Imagine an IBM/Lenovo Thinkpad and blast a shrink ray to it and you'll get the Galaxy Black Eee PC. If not for its incredibly small footprint, the black Eee looks like any other run-of-the-mill notebook computer. The Eee is solidly built, something one would expect from the same OEM manufacturer that makes the Apple MacBook and other portable Apple computers.
The Eee is equipped to get its owner online either through a wired connection through its Ethernet port or wireless through its wi-fi interface. Its three USB ports allows it to be connected to various devices (printers, digital cameras, flashdrives, card readers, etc.) and its built-in SD/MMC card provides it with additional storage. It also has a VGA port that allows the Eee to be connected to a full-sized monitor. The Eee does not have a traditional hard disk. Instead of the usual hard disk, the Eee is equipped with a solid-state disk (SSD) -- one of the things that makes this computer faster than "normal" computers.
The screen is 7" and supports 800 x 480 but if the Eee is connected to an external monitor, it can support standard screen resolutions. The keyboard is also rather cramped and experienced touch typists may have a hard time maintaining their typing speed using its keyboard. Its touchpad may also appear to be too small but it is quite usable in real-world use.
The particular model that I got was pre-loaded with a highly customized version of Xandros Linux. However, first time user *may* not even know (or even care) what is the software running behind its simple UI. The screen even looks a bit like an oversized PalmOS screen. This aspect of the Eee PC has already been discussed to death on the 'net so I will no longer dwell too much on this.
The Eee PC already has a lot of bundled software making the need to instal more software unnecessary. Out of the box, the Eee already has an office suite (OpenOffice.Org) that takes care of word processing, spreadsheets and even presentation. It has a standalone mail client (Thunderbird), voip (Skype), eBook reader (FBreader), dictionary, personal information manager, a lot of educational software and a lot of games -- everything a casual user may need. Installing additional software is not that easy for the uninitiated but not too hard if one has some experience using Linux. With a little research, I was able to install my favorite browser, Flock and another browser, Opera.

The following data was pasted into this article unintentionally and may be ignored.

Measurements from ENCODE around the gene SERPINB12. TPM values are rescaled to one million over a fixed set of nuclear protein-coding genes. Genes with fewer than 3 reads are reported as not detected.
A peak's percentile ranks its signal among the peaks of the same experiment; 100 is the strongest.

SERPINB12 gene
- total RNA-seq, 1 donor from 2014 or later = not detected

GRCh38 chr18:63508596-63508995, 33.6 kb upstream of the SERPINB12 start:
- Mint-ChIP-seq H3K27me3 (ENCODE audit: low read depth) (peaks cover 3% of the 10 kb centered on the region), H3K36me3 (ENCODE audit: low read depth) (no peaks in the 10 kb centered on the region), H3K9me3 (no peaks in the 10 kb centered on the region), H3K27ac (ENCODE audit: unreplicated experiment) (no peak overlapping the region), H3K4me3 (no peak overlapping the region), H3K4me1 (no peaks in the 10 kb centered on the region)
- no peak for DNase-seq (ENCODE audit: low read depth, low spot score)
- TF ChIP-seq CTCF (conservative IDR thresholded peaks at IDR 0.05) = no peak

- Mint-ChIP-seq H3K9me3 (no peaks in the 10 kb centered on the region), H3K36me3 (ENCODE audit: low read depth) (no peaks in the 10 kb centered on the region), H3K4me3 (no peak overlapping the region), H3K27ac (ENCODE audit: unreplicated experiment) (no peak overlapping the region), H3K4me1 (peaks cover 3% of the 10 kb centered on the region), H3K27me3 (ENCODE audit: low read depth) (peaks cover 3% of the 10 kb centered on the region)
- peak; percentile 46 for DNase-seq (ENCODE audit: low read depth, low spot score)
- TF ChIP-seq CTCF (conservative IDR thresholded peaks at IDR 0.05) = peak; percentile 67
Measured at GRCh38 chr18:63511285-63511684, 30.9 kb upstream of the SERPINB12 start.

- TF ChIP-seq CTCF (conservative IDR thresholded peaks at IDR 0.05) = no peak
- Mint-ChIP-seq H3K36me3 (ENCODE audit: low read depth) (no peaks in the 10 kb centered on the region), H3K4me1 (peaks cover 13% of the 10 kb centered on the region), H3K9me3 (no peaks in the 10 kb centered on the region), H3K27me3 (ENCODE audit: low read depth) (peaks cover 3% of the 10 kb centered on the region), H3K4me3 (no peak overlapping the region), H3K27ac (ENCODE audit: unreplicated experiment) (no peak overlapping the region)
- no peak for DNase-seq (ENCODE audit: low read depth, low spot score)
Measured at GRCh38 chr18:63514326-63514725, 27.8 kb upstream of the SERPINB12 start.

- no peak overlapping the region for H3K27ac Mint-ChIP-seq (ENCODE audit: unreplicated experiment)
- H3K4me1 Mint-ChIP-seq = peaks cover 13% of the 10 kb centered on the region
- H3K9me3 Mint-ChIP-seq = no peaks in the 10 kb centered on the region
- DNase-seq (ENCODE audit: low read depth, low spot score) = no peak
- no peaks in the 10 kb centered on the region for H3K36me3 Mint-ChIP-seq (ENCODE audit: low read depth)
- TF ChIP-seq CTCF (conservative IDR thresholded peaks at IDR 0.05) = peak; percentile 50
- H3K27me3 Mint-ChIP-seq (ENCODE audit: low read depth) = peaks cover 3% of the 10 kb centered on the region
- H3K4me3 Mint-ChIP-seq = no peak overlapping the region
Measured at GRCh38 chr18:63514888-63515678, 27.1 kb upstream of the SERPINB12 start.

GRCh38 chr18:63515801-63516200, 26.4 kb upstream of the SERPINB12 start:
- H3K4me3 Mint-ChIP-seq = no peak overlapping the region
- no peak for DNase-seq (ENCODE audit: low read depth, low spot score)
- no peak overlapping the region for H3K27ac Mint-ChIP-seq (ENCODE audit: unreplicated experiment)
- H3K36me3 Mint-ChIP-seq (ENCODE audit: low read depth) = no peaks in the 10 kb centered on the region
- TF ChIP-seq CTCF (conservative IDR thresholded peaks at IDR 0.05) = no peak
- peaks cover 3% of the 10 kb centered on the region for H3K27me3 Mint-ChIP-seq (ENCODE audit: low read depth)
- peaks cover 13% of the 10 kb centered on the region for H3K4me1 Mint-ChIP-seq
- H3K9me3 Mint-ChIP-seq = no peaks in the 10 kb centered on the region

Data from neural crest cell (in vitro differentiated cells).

Despite its rather anemic processor clock speed (900 Mhz), the Eee PC is a pretty fast machine. It boots up within 15 seconds and most of the bundled applications runs fast without any problems. The software running on the Eee is designed to be a no-brainer -- a single click on any of the icons will execute the program. There is a pletora of shortcuts that makes the Eee an ideal laptop for the very young and the luddite who wants to try out using a computer. Connecting to wireless networks is also easy and fast, making this an ideal Mobile Internet Device (MID). Experienced users, however, may find its built-in UI a bit sluggish and may opt to activate its "Advanced Desktop Mode". Under advanced desktop, the UI looks more like the usual Linux desktop but since its running Xandros, the interface is very much like the popular Windows interface.
Under the advanced desktop mode, more options becomes available that allows experienced users to tweak the look and feel of the Eee. I personally prefer the advanced mode and has heavily customized the UI to fit my tastes. Under the advanced mode, I reduced font sizes to so that more items can fit on its desktop.
As mentioned earlier, the small size of the Eee PC is both a blessing and a curse. The extremely small size makes this machine a joy to bring around but its smallness has some disadvantages as well. Its cramped keyboard makes typing a bit difficult, especially in the first few days of use. Its small screen and screen resolution makes surfing the web a bit hard too -- nothing that can't be remedied with some tweaking of the web browser.
Since this machine is not running Linux, its users does not have to bother too much with viruses, spyware, worms and other malware. The fact that it is running Linux *may* turn off some prospective users but the good news is that Windows XP can be installed in this baby (something I intend to do in the coming weeks).
Overall, the Eee PC is a very promising computer. I see myself lugging this baby around more than my MacBook simply because it is more portable and I can do most of the tasks I do with my MacBook (web surfing, email, writing documents, etc).
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